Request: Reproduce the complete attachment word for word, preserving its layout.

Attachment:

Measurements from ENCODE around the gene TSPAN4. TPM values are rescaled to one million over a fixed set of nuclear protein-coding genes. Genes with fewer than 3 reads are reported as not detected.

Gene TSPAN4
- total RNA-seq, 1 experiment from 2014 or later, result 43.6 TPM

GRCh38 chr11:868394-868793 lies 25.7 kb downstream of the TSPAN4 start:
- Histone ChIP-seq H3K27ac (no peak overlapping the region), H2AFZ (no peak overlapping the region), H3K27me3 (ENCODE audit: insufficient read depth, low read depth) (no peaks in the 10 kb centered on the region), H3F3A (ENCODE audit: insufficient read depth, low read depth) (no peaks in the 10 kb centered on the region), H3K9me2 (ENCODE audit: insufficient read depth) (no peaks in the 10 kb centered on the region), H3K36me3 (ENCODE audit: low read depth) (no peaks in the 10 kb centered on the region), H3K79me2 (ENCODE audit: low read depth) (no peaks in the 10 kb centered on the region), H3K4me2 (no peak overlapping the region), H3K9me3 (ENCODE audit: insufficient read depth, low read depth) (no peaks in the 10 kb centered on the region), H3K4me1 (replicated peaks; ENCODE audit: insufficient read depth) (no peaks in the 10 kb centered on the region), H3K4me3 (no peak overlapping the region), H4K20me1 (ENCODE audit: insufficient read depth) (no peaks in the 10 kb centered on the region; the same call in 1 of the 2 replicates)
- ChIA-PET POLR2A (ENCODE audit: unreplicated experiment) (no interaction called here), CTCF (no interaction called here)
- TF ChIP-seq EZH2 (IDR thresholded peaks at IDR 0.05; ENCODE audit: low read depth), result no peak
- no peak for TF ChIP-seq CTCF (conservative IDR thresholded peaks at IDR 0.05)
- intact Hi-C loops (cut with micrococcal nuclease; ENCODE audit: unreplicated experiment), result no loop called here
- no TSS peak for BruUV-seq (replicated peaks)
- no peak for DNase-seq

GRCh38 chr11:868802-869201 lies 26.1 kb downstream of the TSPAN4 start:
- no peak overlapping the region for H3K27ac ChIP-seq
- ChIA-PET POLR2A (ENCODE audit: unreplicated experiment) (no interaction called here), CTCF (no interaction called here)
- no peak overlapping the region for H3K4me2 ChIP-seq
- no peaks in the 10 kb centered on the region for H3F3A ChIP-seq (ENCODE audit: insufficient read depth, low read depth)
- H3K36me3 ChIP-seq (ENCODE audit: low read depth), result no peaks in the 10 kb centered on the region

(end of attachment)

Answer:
Measurements from ENCODE around the gene TSPAN4. TPM values are rescaled to one million over a fixed set of nuclear protein-coding genes. Genes with fewer than 3 reads are reported as not detected.

Gene TSPAN4
- total RNA-seq, 1 experiment from 2014 or later, result 43.6 TPM

GRCh38 chr11:868394-868793 lies 25.7 kb downstream of the TSPAN4 start:
- Histone ChIP-seq H3K27ac (no peak overlapping the region), H2AFZ (no peak overlapping the region), H3K27me3 (ENCODE audit: insufficient read depth, low read depth) (no peaks in the 10 kb centered on the region), H3F3A (ENCODE audit: insufficient read depth, low read depth) (no peaks in the 10 kb centered on the region), H3K9me2 (ENCODE audit: insufficient read depth) (no peaks in the 10 kb centered on the region), H3K36me3 (ENCODE audit: low read depth) (no peaks in the 10 kb centered on the region), H3K79me2 (ENCODE audit: low read depth) (no peaks in the 10 kb centered on the region), H3K4me2 (no peak overlapping the region), H3K9me3 (ENCODE audit: insufficient read depth, low read depth) (no peaks in the 10 kb centered on the region), H3K4me1 (replicated peaks; ENCODE audit: insufficient read depth) (no peaks in the 10 kb centered on the region), H3K4me3 (no peak overlapping the region), H4K20me1 (ENCODE audit: insufficient read depth) (no peaks in the 10 kb centered on the region; the same call in 1 of the 2 replicates)
- ChIA-PET POLR2A (ENCODE audit: unreplicated experiment) (no interaction called here), CTCF (no interaction called here)
- TF ChIP-seq EZH2 (IDR thresholded peaks at IDR 0.05; ENCODE audit: low read depth), result no peak
- no peak for TF ChIP-seq CTCF (conservative IDR thresholded peaks at IDR 0.05)
- intact Hi-C loops (cut with micrococcal nuclease; ENCODE audit: unreplicated experiment), result no loop called here
- no TSS peak for BruUV-seq (replicated peaks)
- no peak for DNase-seq

GRCh38 chr11:868802-869201 lies 26.1 kb downstream of the TSPAN4 start:
- no peak overlapping the region for H3K27ac ChIP-seq
- ChIA-PET POLR2A (ENCODE audit: unreplicated experiment) (no interaction called here), CTCF (no interaction called here)
- no peak overlapping the region for H3K4me2 ChIP-seq
- no peaks in the 10 kb centered on the region for H3F3A ChIP-seq (ENCODE audit: insufficient read depth, low read depth)
- H3K36me3 ChIP-seq (ENCODE audit: low read depth), result no peaks in the 10 kb centered on the region